B and T cells running amok

B and T cells running amok

26 October, 2018

B and T cells are different types of immune cells with specific roles in the body. Debate has raged over which ones go awry in MS, however, a new study highlights a role for both of them in MS.

  • The role of different parts of the immune system in MS is unknown.
  • Scientist have uncovered how a complex interaction between B and T cells may contribute to MS.

The key MS risk gene HLA-DR may be crucial for signalling between B and T cells.  The immune system is like a well-oiled military force, having multiple branches just like a conventional military – with land, air and sea forces each with their own role to play. In the immune system these branches are the B cells and the T cells, and these two branches can be further broken down into more specialised groups.

In MS, this military juggernaut mistakes parts of the body as foreign invaders and attacks. How this happens is not overly clear, and considerable research has gone into trying to find out what gets misaligned for the immune system to converge and attack the brain and spinal cord.

Interestingly a number of the MS risk genes are known to play a role in the immune system, in particular one strong risk gene known as HLA-DR. This gene is used by a variety of immune cells to display targets for the immune system to attack, helping recruit the rest of the immune system to fight the invader.

One cell that does this is a B cell, once a B cell finds an invader it breaks it up and displays it on its cell surface, using HLA-DR genes, showing the rest of the immune system what to attack. Traditionally B cells have been overlooked as the driving cells in MS, however with the recent success of therapies targeting B cells such as Ocrevus, it has become clear that B cells also play an important role. But what role do each of the cell types have? And how does this lead to MS?

In a recent study published in the highly prestigious journal Cell a group of scientists looked at the immune cells (both B and T cells) in the blood of people with and without MS, and measured whether they were active and proliferating even in the absence of an infection, where there is no invader to attack. They showed that people with MS were more likely to have immune cells which were active and growing, and this was greater than in people with other immune conditions such as psoriasis or Crohn’s disease.

The scientists then looked at which type of immune cells were proliferating and appeared to be active and found that about 25% of these cells were B cells and about 45% of the cells were T cells. To see what role the B cells had, they removed them experimentally and looked at the effects on the T cells. They showed that the B cells were signalling to the T cells to be active, almost like they were telling them that the body is under attack – even though no infection was present.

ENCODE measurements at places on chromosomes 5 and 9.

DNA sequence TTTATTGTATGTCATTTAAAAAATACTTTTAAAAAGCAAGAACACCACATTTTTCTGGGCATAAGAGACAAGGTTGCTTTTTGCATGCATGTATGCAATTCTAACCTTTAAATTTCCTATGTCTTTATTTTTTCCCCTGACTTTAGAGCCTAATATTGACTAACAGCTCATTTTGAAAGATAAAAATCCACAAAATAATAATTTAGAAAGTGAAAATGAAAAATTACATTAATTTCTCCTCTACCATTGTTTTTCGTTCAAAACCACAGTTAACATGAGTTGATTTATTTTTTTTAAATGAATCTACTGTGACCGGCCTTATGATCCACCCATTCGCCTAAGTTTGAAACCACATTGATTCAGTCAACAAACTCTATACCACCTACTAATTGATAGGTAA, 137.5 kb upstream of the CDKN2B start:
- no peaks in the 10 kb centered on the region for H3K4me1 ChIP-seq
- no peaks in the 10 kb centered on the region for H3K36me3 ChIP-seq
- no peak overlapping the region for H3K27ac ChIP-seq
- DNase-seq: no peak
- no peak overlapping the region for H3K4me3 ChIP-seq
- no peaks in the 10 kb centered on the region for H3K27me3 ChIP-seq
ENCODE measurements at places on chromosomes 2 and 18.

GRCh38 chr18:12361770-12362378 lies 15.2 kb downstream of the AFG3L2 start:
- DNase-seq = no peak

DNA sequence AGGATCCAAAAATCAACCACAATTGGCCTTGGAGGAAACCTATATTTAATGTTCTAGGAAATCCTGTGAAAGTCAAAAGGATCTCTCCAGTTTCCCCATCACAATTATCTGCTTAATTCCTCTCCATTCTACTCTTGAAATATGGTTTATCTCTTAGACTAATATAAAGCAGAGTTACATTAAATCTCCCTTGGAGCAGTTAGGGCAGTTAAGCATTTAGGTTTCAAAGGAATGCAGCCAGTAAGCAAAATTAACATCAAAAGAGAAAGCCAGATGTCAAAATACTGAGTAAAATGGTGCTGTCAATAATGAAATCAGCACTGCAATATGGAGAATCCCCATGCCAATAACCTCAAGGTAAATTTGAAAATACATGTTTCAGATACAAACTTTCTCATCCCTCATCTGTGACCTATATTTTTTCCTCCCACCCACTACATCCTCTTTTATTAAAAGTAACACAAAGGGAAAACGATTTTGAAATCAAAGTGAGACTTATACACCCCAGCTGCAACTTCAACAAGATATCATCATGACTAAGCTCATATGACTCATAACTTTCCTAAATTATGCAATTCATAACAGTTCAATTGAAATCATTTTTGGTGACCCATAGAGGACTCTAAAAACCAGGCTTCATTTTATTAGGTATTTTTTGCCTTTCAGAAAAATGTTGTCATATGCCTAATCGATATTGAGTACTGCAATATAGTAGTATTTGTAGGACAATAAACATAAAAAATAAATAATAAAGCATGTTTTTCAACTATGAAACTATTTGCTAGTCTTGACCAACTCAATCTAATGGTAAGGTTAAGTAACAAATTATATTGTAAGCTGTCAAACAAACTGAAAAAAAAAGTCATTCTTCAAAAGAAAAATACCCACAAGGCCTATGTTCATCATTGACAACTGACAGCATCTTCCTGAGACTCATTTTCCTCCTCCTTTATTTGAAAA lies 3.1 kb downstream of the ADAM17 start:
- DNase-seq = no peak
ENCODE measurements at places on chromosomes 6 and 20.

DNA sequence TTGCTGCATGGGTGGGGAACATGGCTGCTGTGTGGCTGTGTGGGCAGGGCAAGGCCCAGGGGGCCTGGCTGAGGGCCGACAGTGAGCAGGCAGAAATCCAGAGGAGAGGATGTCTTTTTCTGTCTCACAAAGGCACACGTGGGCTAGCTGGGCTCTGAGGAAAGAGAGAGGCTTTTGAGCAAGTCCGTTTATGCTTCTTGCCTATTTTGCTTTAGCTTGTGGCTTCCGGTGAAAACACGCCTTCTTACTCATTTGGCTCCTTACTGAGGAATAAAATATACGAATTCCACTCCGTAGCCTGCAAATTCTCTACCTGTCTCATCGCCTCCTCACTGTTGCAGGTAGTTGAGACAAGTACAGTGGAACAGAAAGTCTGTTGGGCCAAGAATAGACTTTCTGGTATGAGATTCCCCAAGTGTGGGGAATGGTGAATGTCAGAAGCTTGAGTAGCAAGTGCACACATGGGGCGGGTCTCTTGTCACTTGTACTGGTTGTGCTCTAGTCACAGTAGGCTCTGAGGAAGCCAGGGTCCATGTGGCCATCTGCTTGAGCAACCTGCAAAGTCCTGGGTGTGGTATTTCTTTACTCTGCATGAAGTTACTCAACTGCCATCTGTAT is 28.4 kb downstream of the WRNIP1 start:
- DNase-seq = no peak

They also showed that immune cells which had a lot of the MS gene HLA-DR were more likely to be active and proliferating. This gene is found on B cells and helps signal to T cells to make them active. The scientists blocked this signal and were able to block the activation of the T cells, showing one way in which this risk gene is playing a role.

Since there was no infection, the question remained of what the immune cells were targeting in their attack. Using cutting edge technologies to examine the proteins on the surface of T cells, the scientists demonstrated that these activated T cells in the blood were recognising protein structures produced by B cells as well as by nerve cells in the brain. This potentially means that when the T cells see this protein on B cells, they decide it is an enemy and call in all the immune system to mount an attack. Since the protein is produced by nerve cells, if these cells get into the brain they will then recognise the same protein on brain cells and attack, thinking it is an enemy.

This is a hugely comprehensive study which has delineated some of the roles of different cells and molecules of the immune system in MS. It links into the role of one of the major MS risk genes, and explains how the different forces of the immune system can interact to produce the immune response that is seen in MS. If we can block the coordination of the immune system, it may be like disrupting the communications of the different branches of a military operation, preventing the coordinated attack that leads to MS.

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